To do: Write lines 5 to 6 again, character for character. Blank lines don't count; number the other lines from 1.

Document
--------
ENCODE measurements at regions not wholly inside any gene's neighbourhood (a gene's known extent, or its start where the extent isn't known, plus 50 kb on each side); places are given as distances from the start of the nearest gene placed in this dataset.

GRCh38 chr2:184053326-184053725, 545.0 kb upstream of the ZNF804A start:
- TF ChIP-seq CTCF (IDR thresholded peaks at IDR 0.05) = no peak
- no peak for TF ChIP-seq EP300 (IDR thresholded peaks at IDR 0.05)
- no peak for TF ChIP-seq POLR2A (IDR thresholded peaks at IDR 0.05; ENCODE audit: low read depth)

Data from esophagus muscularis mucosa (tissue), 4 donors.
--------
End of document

- no peak for TF ChIP-seq POLR2A (IDR thresholded peaks at IDR 0.05; ENCODE audit: low read depth)

Data from esophagus muscularis mucosa (tissue), 4 donors.